A single gunshot hit their ears like thunder.
Men, women and children fell to the floor in panic. Jimmy leapt to his feet and ran outside in haste. Reverend Adams followed, leaving the others to hide beneath their seats.
Outside under the darkening sky, Sheriff Stilwell lay sprawled out on the dirt, dead, with Jimmy rushing to kneel over his body. But it wasn’t the sight of the sheriff that sent ice up the minister’s spine – it was the sight of a ghost. A man who stood still as stone, dressed in black with a matching hat that left his face hidden by shadow. As the Man in the Black Stetson started his approach, silver spurs caught the last of the day’s light and winked. Clink… clink… clink, was the sound they made.
‘Jimmy,’ the minister called to the boy. ‘Get back. Come, stand behind me.’
Clink… clink… clink.
‘I won’t hide behind no reverend like some coward!’ the boy proclaimed.
Clink… clink… clink.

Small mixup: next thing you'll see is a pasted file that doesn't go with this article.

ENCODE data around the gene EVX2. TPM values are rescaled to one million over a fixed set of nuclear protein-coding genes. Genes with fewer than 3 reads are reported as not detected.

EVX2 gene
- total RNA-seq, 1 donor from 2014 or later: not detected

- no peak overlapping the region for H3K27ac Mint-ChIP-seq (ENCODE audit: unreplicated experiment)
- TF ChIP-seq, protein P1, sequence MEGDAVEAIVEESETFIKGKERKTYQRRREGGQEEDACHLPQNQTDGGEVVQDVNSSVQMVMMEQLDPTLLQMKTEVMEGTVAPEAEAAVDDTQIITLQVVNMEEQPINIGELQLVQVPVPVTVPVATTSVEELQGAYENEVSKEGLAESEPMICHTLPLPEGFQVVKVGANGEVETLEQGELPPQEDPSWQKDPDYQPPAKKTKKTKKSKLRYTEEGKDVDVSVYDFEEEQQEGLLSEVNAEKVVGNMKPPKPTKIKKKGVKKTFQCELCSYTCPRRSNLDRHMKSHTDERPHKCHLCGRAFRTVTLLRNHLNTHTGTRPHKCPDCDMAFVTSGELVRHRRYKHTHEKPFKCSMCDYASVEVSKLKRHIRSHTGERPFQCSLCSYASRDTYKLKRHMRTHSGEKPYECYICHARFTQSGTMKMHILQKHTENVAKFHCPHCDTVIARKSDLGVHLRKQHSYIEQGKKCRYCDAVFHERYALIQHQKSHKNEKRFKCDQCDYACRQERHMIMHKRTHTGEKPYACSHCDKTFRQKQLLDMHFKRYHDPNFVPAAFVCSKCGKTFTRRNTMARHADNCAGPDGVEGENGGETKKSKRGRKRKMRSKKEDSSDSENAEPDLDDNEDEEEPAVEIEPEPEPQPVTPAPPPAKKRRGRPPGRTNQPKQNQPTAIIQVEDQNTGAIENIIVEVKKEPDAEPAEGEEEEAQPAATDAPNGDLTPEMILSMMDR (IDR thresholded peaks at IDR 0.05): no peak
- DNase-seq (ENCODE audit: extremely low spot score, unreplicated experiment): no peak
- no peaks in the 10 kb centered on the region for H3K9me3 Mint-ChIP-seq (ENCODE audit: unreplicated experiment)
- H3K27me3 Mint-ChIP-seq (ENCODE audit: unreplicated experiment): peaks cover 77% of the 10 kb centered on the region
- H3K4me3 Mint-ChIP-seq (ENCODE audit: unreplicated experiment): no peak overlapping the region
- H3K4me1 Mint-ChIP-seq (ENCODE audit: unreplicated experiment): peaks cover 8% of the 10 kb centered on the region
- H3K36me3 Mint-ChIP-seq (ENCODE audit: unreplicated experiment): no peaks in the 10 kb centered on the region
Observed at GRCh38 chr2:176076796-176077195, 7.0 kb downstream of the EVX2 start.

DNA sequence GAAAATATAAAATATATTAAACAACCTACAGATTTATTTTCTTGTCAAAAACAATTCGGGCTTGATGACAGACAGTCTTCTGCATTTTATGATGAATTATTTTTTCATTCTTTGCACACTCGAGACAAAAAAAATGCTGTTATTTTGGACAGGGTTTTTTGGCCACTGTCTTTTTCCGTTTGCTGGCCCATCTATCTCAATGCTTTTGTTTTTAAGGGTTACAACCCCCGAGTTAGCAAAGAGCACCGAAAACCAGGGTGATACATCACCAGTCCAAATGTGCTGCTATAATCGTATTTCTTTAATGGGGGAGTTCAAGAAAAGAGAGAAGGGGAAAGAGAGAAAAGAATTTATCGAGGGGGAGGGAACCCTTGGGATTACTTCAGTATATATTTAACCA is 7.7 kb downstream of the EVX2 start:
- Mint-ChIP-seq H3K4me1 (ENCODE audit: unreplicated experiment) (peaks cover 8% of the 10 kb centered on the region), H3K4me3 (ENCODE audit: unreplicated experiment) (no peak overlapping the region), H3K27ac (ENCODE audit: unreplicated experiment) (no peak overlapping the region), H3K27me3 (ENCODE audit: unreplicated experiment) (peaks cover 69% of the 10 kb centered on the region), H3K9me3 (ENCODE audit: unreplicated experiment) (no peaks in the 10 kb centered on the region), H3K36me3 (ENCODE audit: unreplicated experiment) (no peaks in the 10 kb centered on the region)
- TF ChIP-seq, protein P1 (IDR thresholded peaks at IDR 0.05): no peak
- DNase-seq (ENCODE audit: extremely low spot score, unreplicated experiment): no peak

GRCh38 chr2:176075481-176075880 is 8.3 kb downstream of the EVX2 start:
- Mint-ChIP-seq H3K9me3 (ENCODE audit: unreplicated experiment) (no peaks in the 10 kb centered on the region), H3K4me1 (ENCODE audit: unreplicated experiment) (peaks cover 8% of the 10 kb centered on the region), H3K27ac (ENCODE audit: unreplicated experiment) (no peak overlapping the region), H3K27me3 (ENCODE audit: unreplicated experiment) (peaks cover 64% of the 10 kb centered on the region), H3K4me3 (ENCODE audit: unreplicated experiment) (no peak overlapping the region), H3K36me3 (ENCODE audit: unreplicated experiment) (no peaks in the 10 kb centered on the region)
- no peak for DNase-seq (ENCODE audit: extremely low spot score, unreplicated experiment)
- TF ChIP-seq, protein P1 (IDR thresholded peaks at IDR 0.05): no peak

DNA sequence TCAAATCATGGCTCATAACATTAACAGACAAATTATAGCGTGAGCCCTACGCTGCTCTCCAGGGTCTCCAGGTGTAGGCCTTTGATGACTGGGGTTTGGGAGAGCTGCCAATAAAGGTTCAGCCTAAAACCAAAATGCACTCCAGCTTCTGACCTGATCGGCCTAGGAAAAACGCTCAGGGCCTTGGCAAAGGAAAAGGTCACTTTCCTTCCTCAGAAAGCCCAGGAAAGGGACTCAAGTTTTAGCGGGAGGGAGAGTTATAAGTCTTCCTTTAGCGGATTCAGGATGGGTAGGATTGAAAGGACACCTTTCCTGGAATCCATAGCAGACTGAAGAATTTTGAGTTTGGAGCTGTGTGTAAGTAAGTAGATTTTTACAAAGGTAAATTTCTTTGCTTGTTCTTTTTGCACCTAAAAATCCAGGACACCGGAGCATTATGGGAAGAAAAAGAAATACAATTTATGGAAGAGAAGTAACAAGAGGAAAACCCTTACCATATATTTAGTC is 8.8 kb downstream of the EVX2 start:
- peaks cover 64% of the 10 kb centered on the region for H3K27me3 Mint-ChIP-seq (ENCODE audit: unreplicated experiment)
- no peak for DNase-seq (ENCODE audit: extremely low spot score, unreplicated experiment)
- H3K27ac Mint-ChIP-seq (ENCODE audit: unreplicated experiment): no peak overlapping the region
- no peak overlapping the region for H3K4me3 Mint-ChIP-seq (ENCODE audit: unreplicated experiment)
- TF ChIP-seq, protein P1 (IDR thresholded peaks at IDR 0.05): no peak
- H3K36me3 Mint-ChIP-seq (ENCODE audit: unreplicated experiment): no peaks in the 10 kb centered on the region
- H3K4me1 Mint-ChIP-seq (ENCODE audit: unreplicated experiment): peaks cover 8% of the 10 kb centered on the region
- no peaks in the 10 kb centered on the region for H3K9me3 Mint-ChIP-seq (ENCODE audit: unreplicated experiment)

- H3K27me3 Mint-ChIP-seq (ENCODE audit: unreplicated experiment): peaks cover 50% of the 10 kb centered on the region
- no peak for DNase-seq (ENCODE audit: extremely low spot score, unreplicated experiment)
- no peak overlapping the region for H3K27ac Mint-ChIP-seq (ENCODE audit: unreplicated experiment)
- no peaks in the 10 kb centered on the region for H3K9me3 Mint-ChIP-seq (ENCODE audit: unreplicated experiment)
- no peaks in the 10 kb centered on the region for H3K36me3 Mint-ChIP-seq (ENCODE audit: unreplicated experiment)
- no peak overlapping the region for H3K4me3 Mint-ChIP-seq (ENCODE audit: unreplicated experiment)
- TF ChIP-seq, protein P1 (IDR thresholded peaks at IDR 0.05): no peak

‘Stand beside me then.’ The boy found that option less detrimental to his pride and hurried over.
By the time the spurs stopped their song, the Man in the Black Stetson was standing over the dead Sheriff Stilwell. ‘I’ve been looking for you,’ said a grave voice.
When a man comes to Hinter Hill, it ain’t to get no riches or fame, reverend – it’s to run.
‘I know,’ the reverend answered.
‘I wanted to settle things back in Nashville,’ said the Man in the Black Stetson.
‘I know.’
Jimmy looked at the reverend with searching eyes.
‘Safe to say, I didn’t expect the notorious Cornelius Black to turn pious and run. In fact, that was the last thing I expected.’
‘It was unexpected for me as well. I didn’t think I could live a better life, but I ran, and I tried. I thought my life was precious, that I could change it all; repent and be absolved…
When I heard you were coming here, I knew it was fate. Every man must pay for his wrongs.’ Both Jimmy and the Man in the Black Stetson watched silently as the minister raised his hands above his head. ‘I am carrying no weapon. I will not resist or flee. I only ask that, once you take your vengeance, you will leave Hinter Hill and its people unharmed.’